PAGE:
Oh, was that long ago?

Because the meaning of long ago is not something that can be measured with a ruler, like 1,500 inches back equals long ago. The way these days you can stand two bigots, one from each side, side by side, but both will be fundamentally mired in the past. Or as the poet Firaq liked to say, Prime Minister Jawaharlal Nehru and the poet Maithili Sharan Gupta lived only a mile or two apart, whilst Nehru and British Prime Minister Harold MacMillan lived thousands of miles apart, but who was really whose contemporary? Philosophically, it was Nehru and MacMillan who were contemporaries, while according to Firaq, Gupta the poet was stuck in medieval times!

If we consider a different metaphor, long ago becomes meaningless. Like non-resident Indians and their mother tongues. For the first generation, the mother tongue is worth speaking; for the second, worth remembering; for the third, a museum relic. The most you can do is toss off a word or two you’ve heard from your grandmothers, smile, move on, and get back to work, where such words are meaningless obstacles.

The crux of the matter is this: that when the indoor plant-esque older generation appears outside to take the sun and get some air, the reason they seem to be memory-free is that there’s not a single hole piercing the time spread out all around them through which a memory might accidently slip. They with their air and sun, we with our lift buttons, are each, according to our age, occupied. What do they know; do they even happen to know anything about that old woman? There’s no thread of time that connects one person to another.

*

So if anyone old knew anything about this woman, who was also old, it did not reach our ears.

What did reach our ears were other types of things. Silly words that popped into the air and swam about carelessly, going in one ear and out the other, sometimes turning into a bird and hopping away. And we would lift our heads for a moment from our important work and relish their hop-hop cheep-cheep.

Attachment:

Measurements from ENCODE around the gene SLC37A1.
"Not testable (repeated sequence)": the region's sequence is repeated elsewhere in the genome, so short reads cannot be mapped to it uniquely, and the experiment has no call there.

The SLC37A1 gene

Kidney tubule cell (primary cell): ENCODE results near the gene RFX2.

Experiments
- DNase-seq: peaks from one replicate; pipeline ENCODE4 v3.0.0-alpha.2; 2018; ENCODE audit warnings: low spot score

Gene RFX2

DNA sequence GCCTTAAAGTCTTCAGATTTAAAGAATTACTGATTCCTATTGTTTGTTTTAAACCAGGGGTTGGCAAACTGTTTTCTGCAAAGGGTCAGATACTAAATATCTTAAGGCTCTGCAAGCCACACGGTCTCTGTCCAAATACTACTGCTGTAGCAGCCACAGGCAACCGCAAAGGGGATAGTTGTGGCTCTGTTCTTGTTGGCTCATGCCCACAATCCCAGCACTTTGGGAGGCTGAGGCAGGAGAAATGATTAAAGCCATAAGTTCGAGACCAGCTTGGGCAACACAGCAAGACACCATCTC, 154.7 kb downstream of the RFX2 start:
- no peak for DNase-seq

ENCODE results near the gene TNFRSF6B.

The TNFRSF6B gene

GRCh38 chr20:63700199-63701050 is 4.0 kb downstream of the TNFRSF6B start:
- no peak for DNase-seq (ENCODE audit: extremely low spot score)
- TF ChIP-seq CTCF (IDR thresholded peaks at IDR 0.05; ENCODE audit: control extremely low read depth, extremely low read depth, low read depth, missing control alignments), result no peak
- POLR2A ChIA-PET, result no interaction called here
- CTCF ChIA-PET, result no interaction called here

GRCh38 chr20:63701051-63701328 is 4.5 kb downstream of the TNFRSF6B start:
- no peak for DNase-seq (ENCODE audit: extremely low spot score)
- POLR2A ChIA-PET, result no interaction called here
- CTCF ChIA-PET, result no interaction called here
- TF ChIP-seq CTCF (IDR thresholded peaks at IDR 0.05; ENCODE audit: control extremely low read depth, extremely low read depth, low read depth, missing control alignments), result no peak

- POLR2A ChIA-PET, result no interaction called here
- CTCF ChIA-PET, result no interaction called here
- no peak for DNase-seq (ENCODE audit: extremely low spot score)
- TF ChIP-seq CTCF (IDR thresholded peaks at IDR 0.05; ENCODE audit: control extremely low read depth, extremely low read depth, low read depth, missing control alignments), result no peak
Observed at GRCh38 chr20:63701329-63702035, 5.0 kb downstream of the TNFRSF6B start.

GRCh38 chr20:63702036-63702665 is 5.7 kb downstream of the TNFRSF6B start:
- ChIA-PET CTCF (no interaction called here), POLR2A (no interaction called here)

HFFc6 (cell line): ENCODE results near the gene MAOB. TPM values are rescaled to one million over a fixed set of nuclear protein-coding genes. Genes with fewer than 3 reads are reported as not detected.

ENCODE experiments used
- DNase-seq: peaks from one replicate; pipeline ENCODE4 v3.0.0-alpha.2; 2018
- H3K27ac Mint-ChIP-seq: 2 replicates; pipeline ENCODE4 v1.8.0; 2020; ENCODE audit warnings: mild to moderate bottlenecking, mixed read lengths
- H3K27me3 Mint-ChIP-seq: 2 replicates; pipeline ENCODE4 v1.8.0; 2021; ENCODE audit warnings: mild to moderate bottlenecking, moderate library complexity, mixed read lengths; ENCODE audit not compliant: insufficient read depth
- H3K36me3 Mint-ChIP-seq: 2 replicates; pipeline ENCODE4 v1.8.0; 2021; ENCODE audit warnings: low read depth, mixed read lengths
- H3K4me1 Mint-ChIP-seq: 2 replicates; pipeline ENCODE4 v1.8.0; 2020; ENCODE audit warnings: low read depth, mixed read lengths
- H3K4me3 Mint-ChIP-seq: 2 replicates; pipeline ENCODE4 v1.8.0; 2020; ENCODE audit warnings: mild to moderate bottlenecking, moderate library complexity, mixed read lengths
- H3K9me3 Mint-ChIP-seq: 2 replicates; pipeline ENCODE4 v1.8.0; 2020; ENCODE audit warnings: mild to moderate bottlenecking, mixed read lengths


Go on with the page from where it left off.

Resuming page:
That she had died, and some said they’d seen her funeral.

That she was a chakka, intersex, neither man nor woman, and s/he preyed on both kinds, so watch out, my pretty, look, here she comes!

That she’s crazy, has been ever since the riots that happened at some point.

That she’s a murderer, thirsty for the blood of those who have messed with her people and cut them up into bits and pieces, and the unclaimed corpses and unsolved murders you hear about—her murderous attacks are behind them.

That she does detective work for a terrorist cell.

That she’s a Gandhian, which is a perfectly fine type of person in and of itself, but not of any use to this side, nor to that side, and no harm really, leaving them to wander to whichever side they will.

That she’s a robot, armed with a Chinese bomb, and if anyone touches her, she’ll explode and the dominance of Shanghai will be preserved.

Whatever she was, she definitely existed—to this I can attest. Whether smoke, which wafted in the form of a woman, or a being made of flesh and bone, or a machine, these eyes have seen her again and again. Continuously, repeatedly, ubiquitously. Mobile, at times, immobile at others. At times crossing the bridge over the river, or crossing the street, or tottering slowly down the lane. Sometimes standing on a pile of bricks staring at something far off, or walking steadily through the city, or vainly promenading amid all the road and building construction.

*

I had a view of the river and the bridge from my window. I’d pushed my table right next to it so when I raised my head from the laptop, I could see the view outside. The bridge, the river, the bustle of the city.

And she appeared as well.

A tall, sturdy person was advancing across the bridge. Man or woman? Flying or walking? Skating? In a simple cotton sari, that anyone might wear, here or there, the pallu flapping behind like a hawk or a vulture flapping its wings, a cane in hand that she tapped little, and waved about more like a staff, slicing through the air with a swish as though tilting at unseen moments or the insinuations of olden tales . . . she advanced . . . she was advancing . . . as her steps advanced, so too did her age, making her seem sometimes meek, sometimes dangerous, and always there was something about her that if you looked at her, you would doubtless feel like cracking a joke or making fun of her secretly, but beyond that, she wouldn’t let it bother her, nor would you feel like bothering her.